Missing Maps is an innovative project which uses remote volunteers to map the most vulnerable areas of the world, so that humanitarian agencies, local NGOs and individuals can better respond when crises occur. It was set up in 2014 by the Humanitarian OpenStreetMap Team, Médecins Sans Frontières (MSF), the British Red Cross and the American Red Cross.
The project brings together thousands of volunteer mappers to ‘trace’ satellite imagery of vulnerable communities which currently lack detailed, accurate maps. In practice, this means identifying and marking features like buildings, roads, and terrain on satellite images from sources such as Bing.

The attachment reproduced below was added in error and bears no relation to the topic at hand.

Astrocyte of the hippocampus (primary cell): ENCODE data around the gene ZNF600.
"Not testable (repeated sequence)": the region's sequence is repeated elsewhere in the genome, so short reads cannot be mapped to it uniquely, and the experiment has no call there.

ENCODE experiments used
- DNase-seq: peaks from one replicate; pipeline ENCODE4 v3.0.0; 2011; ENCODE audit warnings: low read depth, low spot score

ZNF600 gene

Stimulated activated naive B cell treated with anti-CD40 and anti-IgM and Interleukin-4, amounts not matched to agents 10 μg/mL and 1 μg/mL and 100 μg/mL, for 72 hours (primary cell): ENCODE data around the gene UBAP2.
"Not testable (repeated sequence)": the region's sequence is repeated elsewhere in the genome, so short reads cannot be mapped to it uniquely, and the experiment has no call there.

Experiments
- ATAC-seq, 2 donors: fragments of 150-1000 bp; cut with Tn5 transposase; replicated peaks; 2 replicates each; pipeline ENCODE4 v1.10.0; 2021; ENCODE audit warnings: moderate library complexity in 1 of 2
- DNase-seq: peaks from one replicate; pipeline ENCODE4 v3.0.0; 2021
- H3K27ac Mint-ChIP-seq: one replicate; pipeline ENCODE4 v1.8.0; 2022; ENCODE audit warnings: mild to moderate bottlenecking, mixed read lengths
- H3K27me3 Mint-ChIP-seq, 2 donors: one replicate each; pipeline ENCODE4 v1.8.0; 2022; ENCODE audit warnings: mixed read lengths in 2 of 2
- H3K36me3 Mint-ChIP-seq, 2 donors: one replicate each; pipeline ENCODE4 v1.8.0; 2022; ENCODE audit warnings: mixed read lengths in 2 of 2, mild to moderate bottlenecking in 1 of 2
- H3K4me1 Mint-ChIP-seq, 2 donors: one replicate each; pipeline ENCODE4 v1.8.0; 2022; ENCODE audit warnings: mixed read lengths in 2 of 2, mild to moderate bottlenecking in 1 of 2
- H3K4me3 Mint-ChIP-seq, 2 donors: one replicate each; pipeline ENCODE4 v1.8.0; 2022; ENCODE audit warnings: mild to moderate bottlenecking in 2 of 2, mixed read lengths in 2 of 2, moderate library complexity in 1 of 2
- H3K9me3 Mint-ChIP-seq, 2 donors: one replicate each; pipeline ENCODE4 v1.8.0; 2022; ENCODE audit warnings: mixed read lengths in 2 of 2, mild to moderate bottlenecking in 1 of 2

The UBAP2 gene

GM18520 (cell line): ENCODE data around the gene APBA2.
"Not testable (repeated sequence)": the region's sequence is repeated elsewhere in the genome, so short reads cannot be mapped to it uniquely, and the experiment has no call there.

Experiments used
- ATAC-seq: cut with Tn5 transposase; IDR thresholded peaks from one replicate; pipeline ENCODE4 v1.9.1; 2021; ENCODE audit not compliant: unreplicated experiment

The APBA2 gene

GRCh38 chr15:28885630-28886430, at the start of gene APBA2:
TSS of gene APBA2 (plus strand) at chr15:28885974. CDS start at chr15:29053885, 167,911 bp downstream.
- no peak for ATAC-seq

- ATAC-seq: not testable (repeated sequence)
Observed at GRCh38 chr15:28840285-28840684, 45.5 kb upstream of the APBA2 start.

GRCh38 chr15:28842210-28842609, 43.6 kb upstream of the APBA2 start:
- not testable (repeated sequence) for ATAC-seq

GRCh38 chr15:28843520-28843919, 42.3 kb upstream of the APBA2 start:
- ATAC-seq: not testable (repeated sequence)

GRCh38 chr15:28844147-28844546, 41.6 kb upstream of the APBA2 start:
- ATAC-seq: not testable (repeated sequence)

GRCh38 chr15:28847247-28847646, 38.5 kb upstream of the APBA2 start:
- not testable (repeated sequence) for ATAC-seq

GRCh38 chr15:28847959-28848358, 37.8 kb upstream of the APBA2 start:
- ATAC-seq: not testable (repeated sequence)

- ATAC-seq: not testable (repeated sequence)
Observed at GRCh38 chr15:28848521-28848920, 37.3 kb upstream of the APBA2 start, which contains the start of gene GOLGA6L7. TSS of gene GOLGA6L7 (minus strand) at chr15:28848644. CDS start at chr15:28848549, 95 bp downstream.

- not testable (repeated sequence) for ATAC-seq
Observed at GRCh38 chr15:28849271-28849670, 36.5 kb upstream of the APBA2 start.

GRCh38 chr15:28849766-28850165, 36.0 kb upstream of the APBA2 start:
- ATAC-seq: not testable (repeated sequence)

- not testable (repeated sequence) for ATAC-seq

The impact of Missing Maps
Once a section of map is completed, further details are added and verified by local volunteers in the field and are then made freely available via Open Street Map. The resulting maps are powerful tools which can be used by humanitarian organisations to help in activities such as the provision of aid, distribution of essential resources and in carrying out epidemiology studies to enable effective responses to disease outbreaks.
Just as importantly, it provides the local residents of some of the developing world’s most at-risk areas with accurate maps that they can use in their daily lives and to improve resilience in the face of emergencies.
Volunteering for Missing Maps is for those aged 16 and over who are in sixth form (Years 12 & 13) only. For safeguarding reasons it requires a dedicated teacher (or paid member of school staff) to set up a Missing Maps club at your school. (NB: Adults aged over 19 may sign up directly via the Missing Maps website).
For more information please email [email protected]